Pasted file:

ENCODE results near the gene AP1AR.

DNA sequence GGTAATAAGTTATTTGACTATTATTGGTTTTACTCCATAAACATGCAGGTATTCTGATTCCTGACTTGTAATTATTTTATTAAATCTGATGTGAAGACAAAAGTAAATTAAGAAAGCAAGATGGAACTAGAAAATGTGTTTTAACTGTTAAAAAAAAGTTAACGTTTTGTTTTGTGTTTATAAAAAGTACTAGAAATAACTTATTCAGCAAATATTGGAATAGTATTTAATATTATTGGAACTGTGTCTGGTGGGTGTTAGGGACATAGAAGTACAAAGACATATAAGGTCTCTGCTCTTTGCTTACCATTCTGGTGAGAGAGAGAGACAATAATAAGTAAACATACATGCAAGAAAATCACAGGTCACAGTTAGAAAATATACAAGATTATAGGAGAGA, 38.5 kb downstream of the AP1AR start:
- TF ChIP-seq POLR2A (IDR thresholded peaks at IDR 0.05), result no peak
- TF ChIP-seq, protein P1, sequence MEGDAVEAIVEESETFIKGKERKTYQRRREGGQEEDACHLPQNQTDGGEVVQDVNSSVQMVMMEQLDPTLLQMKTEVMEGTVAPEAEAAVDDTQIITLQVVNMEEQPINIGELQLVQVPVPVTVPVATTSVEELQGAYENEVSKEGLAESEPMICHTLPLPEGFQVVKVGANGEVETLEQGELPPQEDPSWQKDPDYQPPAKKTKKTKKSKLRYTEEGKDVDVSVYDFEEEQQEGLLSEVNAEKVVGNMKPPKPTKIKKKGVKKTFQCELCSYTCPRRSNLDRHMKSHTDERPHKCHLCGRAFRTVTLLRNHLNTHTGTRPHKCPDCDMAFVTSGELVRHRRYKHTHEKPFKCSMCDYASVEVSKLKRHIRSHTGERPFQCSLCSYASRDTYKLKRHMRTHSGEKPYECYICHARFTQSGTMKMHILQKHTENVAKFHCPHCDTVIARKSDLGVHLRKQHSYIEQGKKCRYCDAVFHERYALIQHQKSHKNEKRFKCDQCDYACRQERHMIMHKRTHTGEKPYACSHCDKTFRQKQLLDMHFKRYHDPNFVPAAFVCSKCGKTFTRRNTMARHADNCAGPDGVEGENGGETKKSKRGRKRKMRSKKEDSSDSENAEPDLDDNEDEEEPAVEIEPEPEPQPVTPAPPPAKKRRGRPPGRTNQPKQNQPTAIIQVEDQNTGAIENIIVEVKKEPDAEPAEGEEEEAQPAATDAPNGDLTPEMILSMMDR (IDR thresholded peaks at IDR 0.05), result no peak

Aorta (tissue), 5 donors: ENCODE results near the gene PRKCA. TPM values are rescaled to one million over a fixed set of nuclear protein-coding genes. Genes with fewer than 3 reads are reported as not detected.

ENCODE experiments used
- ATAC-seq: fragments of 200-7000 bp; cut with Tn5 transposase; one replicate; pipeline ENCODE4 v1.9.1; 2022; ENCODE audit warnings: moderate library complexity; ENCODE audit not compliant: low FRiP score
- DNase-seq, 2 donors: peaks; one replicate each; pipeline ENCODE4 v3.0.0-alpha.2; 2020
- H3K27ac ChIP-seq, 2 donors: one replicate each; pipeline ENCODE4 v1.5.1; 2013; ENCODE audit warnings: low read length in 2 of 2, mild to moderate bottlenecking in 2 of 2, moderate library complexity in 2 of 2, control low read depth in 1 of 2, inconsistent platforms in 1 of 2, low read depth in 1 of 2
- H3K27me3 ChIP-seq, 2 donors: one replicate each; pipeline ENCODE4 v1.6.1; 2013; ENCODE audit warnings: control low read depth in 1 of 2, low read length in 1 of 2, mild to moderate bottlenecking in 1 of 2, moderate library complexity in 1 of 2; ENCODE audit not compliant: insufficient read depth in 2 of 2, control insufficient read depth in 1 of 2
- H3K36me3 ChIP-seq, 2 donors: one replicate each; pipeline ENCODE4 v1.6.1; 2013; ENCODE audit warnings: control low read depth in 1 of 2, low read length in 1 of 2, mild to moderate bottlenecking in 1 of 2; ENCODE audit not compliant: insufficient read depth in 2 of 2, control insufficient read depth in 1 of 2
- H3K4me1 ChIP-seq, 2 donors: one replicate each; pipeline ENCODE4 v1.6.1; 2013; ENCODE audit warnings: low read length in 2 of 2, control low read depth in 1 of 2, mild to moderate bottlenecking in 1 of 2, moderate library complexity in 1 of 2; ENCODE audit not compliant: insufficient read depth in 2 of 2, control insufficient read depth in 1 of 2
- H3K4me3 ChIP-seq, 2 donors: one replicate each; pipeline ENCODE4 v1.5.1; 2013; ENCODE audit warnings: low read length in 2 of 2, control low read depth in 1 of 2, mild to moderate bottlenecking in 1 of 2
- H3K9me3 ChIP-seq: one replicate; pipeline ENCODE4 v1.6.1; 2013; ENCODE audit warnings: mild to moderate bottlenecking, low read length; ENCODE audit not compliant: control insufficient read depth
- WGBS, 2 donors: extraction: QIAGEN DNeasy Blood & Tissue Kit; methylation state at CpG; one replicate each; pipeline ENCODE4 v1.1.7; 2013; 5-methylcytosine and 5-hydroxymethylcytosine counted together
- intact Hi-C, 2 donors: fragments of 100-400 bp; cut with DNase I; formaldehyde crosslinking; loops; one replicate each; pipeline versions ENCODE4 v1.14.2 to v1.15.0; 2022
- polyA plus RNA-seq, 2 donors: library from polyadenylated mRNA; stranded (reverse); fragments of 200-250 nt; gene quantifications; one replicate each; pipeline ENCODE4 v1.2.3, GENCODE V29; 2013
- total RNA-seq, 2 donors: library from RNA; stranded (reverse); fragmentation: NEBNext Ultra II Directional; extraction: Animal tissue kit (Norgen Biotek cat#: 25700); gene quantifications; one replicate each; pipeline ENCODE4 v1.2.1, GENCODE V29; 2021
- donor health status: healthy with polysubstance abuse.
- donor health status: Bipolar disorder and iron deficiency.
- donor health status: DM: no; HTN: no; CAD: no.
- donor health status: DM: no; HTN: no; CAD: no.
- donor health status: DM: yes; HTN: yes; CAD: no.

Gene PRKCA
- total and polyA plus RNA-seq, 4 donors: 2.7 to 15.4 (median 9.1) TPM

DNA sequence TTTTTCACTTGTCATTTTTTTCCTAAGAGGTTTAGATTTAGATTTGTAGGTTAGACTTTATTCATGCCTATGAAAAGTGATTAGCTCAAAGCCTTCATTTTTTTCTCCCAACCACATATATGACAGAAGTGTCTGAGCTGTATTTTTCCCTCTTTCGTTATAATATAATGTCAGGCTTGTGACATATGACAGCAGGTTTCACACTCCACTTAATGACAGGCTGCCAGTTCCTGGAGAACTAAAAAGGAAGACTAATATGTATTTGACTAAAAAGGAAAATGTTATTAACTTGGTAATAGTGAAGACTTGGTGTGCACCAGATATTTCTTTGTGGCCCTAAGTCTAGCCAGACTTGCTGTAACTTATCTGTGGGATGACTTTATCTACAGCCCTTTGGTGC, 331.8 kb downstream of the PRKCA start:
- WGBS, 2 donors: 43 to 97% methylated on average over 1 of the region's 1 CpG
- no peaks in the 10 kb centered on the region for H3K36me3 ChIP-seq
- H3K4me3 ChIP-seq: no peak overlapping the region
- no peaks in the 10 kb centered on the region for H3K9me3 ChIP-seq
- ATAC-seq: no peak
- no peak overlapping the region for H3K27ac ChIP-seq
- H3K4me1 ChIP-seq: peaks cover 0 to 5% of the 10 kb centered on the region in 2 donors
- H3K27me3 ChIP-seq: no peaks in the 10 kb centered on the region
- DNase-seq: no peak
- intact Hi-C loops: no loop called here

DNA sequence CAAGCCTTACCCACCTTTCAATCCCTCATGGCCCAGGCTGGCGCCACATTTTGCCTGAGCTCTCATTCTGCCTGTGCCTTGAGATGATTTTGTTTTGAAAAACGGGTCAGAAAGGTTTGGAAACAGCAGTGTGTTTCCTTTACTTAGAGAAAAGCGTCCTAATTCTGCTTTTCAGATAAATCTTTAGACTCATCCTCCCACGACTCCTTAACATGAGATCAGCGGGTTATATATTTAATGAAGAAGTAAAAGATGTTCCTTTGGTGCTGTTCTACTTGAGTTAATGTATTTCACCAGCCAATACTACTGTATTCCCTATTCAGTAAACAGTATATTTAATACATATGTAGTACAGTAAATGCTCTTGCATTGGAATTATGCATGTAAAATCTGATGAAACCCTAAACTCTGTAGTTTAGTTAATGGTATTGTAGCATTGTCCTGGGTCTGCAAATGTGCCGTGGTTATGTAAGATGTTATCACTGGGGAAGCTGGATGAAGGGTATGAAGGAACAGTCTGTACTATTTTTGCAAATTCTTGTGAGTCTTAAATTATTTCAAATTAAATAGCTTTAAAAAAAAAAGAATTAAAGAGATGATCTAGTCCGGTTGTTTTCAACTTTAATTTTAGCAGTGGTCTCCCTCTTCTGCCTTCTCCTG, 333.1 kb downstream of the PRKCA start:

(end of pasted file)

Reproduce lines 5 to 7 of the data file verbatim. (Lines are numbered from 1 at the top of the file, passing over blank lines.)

Aorta (tissue), 5 donors: ENCODE results near the gene PRKCA. TPM values are rescaled to one million over a fixed set of nuclear protein-coding genes. Genes with fewer than 3 reads are reported as not detected.

ENCODE experiments used
- ATAC-seq: fragments of 200-7000 bp; cut with Tn5 transposase; one replicate; pipeline ENCODE4 v1.9.1; 2022; ENCODE audit warnings: moderate library complexity; ENCODE audit not compliant: low FRiP score